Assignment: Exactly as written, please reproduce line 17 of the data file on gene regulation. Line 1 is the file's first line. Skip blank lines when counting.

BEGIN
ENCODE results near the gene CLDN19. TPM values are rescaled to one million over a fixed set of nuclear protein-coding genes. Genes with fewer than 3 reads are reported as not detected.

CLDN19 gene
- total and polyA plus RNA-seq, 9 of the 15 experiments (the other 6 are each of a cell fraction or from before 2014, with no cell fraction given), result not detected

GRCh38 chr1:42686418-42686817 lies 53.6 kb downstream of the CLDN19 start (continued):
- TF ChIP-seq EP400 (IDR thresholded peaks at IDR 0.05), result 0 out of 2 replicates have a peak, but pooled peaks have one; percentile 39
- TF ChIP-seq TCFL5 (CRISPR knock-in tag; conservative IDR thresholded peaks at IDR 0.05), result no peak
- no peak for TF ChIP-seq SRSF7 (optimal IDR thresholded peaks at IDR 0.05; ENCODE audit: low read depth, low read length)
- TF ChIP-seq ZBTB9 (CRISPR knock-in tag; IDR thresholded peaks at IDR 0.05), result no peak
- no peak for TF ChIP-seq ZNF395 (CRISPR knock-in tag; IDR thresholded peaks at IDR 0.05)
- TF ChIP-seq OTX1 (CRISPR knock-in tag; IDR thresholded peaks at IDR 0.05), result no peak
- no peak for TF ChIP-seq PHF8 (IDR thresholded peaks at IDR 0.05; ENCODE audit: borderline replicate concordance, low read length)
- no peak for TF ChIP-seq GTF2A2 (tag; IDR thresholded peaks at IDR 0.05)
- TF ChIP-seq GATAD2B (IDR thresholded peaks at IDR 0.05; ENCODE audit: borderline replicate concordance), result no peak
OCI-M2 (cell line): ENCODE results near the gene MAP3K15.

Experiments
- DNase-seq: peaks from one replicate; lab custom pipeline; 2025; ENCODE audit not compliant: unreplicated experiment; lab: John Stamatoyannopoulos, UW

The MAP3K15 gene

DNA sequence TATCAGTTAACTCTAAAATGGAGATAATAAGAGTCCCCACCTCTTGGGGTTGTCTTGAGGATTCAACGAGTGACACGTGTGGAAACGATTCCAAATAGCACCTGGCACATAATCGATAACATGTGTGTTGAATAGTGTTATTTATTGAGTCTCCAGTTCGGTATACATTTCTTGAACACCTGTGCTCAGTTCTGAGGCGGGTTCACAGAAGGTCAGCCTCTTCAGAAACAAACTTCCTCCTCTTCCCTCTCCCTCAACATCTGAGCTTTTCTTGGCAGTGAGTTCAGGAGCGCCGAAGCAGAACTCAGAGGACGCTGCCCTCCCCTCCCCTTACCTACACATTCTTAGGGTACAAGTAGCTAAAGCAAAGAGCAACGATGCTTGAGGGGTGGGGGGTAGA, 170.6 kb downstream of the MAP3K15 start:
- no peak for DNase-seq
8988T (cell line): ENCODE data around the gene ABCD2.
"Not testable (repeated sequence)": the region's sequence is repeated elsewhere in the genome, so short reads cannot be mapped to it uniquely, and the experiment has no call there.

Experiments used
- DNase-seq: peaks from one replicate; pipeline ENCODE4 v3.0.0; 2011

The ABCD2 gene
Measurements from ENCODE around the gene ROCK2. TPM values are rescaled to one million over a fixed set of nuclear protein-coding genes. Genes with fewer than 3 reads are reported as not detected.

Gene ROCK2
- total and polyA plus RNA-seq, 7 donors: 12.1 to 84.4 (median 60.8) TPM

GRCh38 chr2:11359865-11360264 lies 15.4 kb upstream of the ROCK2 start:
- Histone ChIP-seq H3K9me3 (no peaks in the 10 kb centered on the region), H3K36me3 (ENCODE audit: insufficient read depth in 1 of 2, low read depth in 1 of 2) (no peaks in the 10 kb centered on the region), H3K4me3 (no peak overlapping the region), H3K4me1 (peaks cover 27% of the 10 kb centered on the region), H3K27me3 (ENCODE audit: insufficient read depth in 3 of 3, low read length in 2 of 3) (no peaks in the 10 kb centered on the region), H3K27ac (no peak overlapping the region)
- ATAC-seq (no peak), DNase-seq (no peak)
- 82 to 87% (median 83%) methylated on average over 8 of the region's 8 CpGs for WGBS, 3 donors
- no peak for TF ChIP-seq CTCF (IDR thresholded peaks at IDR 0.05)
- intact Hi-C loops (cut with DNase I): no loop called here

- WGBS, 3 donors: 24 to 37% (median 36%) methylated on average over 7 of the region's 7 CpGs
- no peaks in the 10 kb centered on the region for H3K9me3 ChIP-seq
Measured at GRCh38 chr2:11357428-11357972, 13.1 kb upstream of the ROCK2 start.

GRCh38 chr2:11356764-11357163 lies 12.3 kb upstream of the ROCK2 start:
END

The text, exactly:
The MAP3K15 gene